Everyday Women Doing Extraordinary Things for the Planet, by Gloria Feldt

Reflections on the 2010 SEE JANE DO conference by Gloria Feldt

About Gloria: People Magazine calls Gloria Feldt “the voice of experience.” A teen mother from rural Texas, Gloria served as president and CEO of Planned Parenthood Federation of America, the nation’s largest reproductive health and advocacy organization, from 1996-2005. Her passion for bettering women’s lives remains her driving force as an independent commentator on women’s issues, politics, media, and leadership. Gloria teaches “Women, Power, and Leadership” at Arizona State University and serves on the board of the Women’s Media Center. Her previous books include the New York Times bestseller Send Yourself Roses, co-authored with actress Kathleen Turner, Behind Every Choice Is a Story, and The War on Choice.

On a snowy day in Grass Valley, California, 250 women packed the Holiday Inn Express conference room, the only place in the Northern California town of ten thousand large enough to hold such a crowd. Even in good weather, it would have seemed remarkable for so many bright-eyed activists from a sprawling rural area to spend a full day in a cramped meeting room discussing what they were “going to do about it.”

The “it” was each individual attendee’s passion. I’d been invited to speak about “Sister Courage” at this first See Jane Do Passion Into Action conference, organized that winter day in 2010 by Jesse Locks and Elisa Parker, a dynamic duo of young women who created the hub for activism and social change called See Jane Do. But I ended up learning more than I imparted. It was an eye-popping experience.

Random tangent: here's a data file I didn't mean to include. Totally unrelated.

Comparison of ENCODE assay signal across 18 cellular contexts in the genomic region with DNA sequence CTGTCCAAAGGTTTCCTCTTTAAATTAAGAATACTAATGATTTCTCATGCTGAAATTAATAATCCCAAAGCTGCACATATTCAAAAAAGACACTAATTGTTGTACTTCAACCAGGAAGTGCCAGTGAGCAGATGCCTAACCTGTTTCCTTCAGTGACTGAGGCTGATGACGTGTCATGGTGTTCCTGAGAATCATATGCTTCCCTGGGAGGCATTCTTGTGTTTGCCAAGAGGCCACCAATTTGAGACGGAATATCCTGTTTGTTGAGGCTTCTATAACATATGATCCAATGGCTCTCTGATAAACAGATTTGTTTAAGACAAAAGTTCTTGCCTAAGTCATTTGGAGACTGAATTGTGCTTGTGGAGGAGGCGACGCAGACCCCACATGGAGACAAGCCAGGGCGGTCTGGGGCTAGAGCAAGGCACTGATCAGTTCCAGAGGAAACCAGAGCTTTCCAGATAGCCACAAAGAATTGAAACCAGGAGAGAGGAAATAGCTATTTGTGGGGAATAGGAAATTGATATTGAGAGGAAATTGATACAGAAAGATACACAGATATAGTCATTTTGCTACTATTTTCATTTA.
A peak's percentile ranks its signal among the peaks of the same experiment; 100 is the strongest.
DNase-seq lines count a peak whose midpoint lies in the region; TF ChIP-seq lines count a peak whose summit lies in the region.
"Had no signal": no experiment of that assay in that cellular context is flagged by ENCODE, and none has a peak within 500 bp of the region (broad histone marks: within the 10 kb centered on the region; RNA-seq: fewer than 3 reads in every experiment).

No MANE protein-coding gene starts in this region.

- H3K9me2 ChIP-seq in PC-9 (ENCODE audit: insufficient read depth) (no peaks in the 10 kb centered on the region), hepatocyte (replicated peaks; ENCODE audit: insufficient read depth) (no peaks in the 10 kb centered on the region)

First of all, the attendees were unusually involved and evolved activists for a variety of environmental, health, and women’s causes. Second, See Jane Do’s unique multimedia platform holds exciting promise as a new model for civic engagement and leadership in today’s fast-paced, fragmented world. Its usefulness in rural areas, where women may be less able or inclined to participate in traditional organizations, is especially encouraging.

But See Jane Do isn’t about networking for networking’s sake, nor is it just a clever social media technique for more chatter with little substance. Parker said she had decided her time for making excuses was over when her five-year-old daughter asked: “Mom, why are we killing the earth?” The only real way she figured she could answer the question was to do something about it.

The women at See Jane Do are employing every medium in order to make the changes they wish to see in the world.

What media are you most likely to get your information from? To communicate with others? What percent of your time is spent with social media versus traditional media such as newspapers and television?

What goals would you like to accomplish? What media might you use to do it and to let the world know you’re doing it? How can you be the media?

Gloria’s links

The 9 Ways Blog (where this post originally appeared)

Gloria’s new book: No Excuses: 9 Ways Women Can Change How We Think About Power

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